- 1 DSM-II
- 2 DSM-III
- 3 DSM-IV
- 4 DSM-5
In DSM-II, this category is called Sexual deviations
This category is for individuals whose sexual interests are directed primarily toward objects other than people of the opposite sex, toward sexual acts not usually associated with coitus, or toward coitus performed under bizarre circumstances as in necrophilia, pedophilia, sexual sadism, and fetishism. Even though many find their practices distasteful, they remain unable to substitute normal sexual behavior for them. This diagnosis is not appropriate for individuals who perform deviant sexual acts because normal sexual objects are not available to them.
- Other sexual deviation
In DSM-III, this category is called Paraphilias
- Sexual Masochism
- Sexual Sadism
- Atypical Paraphilia
In DSM-IV, this category is called Paraphilias
- Sexual Masochism
- Sexual Sadism
- Transvestic Fetishism
- Paraphilia NOS
Nonpathological use of sexual fantasies, behaviors, or objects as a stimulus for sexual excitement
A Paraphilia must be distinguished from the nonpathological use of sexual fantasies, behaviors, or objects as a stimulus for sexual excitement in individuals without a Paraphilia. Fantasies, behaviors, or objects are paraphiliac only when they lead to clinically significant distress or impairment (e.g., are obligatory, result in sexual dysfunction, require participation of nonconsenting individuals, lead to legal complications, interfere with social relationships).
Other mental disorders
In Mental Retardation, Dementia, Personality Change Due to a General Medical Condition, Substance Intoxication, a Manic Episode or Schizophrenia, there may be a decrease in judgment, social skills, or impulse control that, in rare instances, leads to unusual sexual behavior. This can be distinguished from a Paraphilia by the fact that the unusual sexual behavior is not the individual's preferred or obligatory pattern, the sexual symptoms occur exclusively during the course of these mental disorders, and the unusual sexual acts tend to be isolated rather than recurrent and usually have a later age at onset.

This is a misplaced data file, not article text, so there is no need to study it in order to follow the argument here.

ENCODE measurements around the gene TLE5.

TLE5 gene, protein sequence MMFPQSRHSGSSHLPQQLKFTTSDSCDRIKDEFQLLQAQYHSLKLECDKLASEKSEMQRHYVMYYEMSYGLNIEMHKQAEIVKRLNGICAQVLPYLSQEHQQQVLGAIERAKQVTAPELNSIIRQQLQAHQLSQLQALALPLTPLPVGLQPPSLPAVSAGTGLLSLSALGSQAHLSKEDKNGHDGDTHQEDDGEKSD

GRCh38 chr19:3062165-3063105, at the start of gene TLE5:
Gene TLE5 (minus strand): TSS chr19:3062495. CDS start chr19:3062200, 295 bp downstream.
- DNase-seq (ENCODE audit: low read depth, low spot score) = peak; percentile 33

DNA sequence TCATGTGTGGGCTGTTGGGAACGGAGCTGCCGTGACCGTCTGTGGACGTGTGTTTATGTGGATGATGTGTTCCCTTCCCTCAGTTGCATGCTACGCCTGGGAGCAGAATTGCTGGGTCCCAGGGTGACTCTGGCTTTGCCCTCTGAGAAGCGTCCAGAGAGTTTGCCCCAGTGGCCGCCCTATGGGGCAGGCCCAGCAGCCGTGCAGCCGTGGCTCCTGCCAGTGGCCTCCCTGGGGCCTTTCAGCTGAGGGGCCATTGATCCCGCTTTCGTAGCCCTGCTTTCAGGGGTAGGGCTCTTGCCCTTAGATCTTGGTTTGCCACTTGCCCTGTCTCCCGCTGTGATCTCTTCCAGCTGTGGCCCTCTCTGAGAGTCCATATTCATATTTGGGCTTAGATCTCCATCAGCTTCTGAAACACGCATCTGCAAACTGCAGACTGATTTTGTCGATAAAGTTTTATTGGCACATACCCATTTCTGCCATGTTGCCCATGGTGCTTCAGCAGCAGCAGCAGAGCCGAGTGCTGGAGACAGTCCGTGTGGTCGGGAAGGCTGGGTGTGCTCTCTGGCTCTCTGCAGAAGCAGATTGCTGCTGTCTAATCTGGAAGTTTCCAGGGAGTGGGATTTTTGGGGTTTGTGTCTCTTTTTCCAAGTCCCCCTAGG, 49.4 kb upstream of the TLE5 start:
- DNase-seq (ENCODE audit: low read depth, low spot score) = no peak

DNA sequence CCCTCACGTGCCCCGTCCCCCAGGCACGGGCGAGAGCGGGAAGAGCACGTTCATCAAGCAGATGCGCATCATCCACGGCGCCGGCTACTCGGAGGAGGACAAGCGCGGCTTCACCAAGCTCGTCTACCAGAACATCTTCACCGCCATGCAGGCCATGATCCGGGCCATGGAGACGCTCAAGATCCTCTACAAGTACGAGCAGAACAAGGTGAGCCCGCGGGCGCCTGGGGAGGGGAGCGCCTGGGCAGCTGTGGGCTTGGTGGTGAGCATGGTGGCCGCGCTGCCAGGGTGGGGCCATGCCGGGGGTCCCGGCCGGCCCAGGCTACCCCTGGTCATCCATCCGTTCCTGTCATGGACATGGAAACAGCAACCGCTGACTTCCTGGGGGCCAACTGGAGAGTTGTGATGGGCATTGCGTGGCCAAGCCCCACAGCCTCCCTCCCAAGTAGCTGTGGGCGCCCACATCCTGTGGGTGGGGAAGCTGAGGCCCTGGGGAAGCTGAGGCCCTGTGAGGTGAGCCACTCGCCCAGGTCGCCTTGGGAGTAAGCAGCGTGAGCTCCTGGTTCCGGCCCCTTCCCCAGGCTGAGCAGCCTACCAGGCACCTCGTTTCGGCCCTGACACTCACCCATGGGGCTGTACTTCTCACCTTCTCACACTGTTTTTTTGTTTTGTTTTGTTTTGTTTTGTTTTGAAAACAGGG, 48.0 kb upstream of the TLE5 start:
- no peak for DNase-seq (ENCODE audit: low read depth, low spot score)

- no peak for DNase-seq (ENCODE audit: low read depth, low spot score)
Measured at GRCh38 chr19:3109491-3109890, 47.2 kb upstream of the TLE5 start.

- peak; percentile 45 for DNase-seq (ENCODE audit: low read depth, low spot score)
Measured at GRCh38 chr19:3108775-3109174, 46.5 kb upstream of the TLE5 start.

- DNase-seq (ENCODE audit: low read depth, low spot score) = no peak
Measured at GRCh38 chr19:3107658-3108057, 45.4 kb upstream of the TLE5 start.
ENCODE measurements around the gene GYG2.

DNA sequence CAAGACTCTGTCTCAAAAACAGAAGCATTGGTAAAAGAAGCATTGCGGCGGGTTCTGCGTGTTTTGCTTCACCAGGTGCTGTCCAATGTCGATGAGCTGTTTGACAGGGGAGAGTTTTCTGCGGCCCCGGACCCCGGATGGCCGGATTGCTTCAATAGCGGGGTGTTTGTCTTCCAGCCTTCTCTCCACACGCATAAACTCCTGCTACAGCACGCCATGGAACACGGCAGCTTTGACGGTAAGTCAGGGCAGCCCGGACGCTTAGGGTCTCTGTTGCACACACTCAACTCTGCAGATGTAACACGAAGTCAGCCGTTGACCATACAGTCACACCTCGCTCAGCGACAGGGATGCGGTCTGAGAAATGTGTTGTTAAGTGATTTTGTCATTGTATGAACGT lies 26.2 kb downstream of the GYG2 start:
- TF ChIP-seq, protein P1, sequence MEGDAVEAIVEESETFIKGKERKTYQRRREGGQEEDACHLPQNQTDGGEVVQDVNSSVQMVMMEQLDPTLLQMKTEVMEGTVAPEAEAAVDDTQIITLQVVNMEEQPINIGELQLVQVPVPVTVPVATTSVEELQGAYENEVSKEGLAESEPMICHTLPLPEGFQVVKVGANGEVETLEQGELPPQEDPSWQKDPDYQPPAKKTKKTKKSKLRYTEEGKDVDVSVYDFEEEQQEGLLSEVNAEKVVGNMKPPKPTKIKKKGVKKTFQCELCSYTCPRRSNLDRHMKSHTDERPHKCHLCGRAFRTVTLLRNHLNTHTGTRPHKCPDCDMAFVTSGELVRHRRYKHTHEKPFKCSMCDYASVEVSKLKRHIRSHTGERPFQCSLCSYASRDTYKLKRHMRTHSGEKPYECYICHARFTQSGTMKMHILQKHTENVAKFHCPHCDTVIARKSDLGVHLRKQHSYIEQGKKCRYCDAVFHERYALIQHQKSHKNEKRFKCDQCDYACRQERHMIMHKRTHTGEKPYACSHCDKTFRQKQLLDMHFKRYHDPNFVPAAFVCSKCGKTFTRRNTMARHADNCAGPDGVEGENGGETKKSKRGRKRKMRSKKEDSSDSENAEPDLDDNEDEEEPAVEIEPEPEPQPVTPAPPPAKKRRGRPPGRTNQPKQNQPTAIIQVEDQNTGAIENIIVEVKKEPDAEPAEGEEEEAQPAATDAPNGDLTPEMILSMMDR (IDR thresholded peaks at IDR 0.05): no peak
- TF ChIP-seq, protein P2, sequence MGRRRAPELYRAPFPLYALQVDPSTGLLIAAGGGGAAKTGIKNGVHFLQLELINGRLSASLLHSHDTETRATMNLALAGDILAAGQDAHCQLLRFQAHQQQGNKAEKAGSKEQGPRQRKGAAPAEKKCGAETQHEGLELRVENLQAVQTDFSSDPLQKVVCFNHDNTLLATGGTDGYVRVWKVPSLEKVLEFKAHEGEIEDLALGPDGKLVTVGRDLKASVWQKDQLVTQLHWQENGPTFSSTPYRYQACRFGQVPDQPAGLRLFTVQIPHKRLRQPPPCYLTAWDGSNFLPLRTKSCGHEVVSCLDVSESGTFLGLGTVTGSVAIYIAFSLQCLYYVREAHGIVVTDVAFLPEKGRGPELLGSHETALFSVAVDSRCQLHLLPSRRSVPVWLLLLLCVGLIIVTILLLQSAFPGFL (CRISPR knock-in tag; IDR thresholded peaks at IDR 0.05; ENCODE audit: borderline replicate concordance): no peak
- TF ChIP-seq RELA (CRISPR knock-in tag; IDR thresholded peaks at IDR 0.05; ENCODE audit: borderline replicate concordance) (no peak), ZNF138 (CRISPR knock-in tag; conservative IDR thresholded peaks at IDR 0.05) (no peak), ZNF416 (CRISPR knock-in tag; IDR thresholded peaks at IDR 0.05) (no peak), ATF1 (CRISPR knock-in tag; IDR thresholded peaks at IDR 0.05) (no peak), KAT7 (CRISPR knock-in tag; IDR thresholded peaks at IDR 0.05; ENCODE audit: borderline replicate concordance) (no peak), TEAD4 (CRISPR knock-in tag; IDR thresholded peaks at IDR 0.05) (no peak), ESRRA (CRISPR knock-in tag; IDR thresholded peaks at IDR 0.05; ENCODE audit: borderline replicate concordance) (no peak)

The individual Paraphilias can be distinguished based on differences in the characteristic paraphiliac focus. However, if the individual's sexual preferences meet criteria for more than one Paraphilia, all can be diagnosed. Exhibitionism must be distinguished from public urination, which is sometimes offered as an explanation for the behavior. Fetishism and Transvestic Fetishism both often involve articles of feminine clothing. In Fetishism, the focus of sexual arousal is on the article of clothing itself (e.g., panties), whereas in Transvestic Fetishism the sexual arousal comes from the act of cross-dressing. Cross-dressing, which is present in Transvestic Fetishism, may also be present in Sexual Masochism. In Sexual Masochism, it is the humiliation of being forced to cross-dress, not the garments themselves, that is sexually exciting.
Cross-dressing may be associated with gender dysphoria. If some gender dysphoria is present but the full criteria for Gender Identity Disorder are not met, the diagnosis is Transvestic Fetishism, With Gender Dysphoria. Individuals should receive the additional diagnosis of Gender Identity Disorder if their presentation meets the full criteria for Gender Identity Disorder.